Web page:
California Moves Forward with Fracking Ban, Despite Record High Energy Costs

California Moves Forward with Fracking Ban, Despite Record High Energy Costs

May 25, 2021

When it comes to bad energy policies, odds are that California has either tried it, proposed it, or is it otherwise championing it. So, we can’t say it comes as a huge surprise that state regulators are now seeking to ban fracking and other practices that help make energy cheaper for workers and families. As The Bakersfield Californian reports this week:

California oil regulators have issued a draft rule that would ban fracking and certain other well-stimulation techniques in line with Gov. Gavin Newsom’s declaration one month ago that the controversial practice will halt statewide within three years.

The “discussion draft” released for public review Friday proposes to, by Jan. 1, 2024, phase out permitting of the procedure also known as hydraulic fracturing, as well as related technologies such as acid fracturing and acid-matrix stimulation.

This is yet another short-sighted proposal designed to curry favor with radical environmentalists, but it doesn’t change the basic facts. According to EIA, California is still the second largest consumer of petroleum products in the nation, accounting for 10 percent of all U.S. consumption.

It doesn’t take an economist to know that decreasing the supply of something while it remains in high demand inevitably raises prices. This is exactly what is happening in California, which has some of the highest electricity rates and gas prices in the country.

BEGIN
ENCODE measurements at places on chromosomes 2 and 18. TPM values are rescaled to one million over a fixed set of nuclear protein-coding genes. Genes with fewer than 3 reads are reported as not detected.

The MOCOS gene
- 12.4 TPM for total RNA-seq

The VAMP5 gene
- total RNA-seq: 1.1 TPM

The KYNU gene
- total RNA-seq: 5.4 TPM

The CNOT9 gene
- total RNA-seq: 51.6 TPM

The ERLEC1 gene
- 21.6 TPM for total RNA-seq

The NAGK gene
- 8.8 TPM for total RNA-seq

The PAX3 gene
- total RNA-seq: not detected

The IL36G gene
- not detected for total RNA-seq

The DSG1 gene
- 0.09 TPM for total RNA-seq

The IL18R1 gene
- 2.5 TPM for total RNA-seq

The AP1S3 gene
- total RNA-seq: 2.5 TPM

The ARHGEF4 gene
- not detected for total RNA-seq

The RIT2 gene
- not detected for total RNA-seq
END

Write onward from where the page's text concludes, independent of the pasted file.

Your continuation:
Power The Future in a recent study on California’s missed energy opportunity found, “If this opportunity is seized, energy reforms that reverse the myriad of costly regulations and tax programs could generate between $14.8 billion and $26.8 billion in annual energy savings, or between $1,147 and $2,077 per household.”

While California’s policymakers don’t seem to understand the importance of affordable energy, their citizens do and $1,147-$2,077 in annual savings is a lot to the average American. Earlier this month, state officials announced that California’s population decreased by 182,000 people in 2020, the first year-over-year population loss ever recorded for the state. This is what happens when government policies make a state too expensive for the working class, and this fracking ban is just more of the same.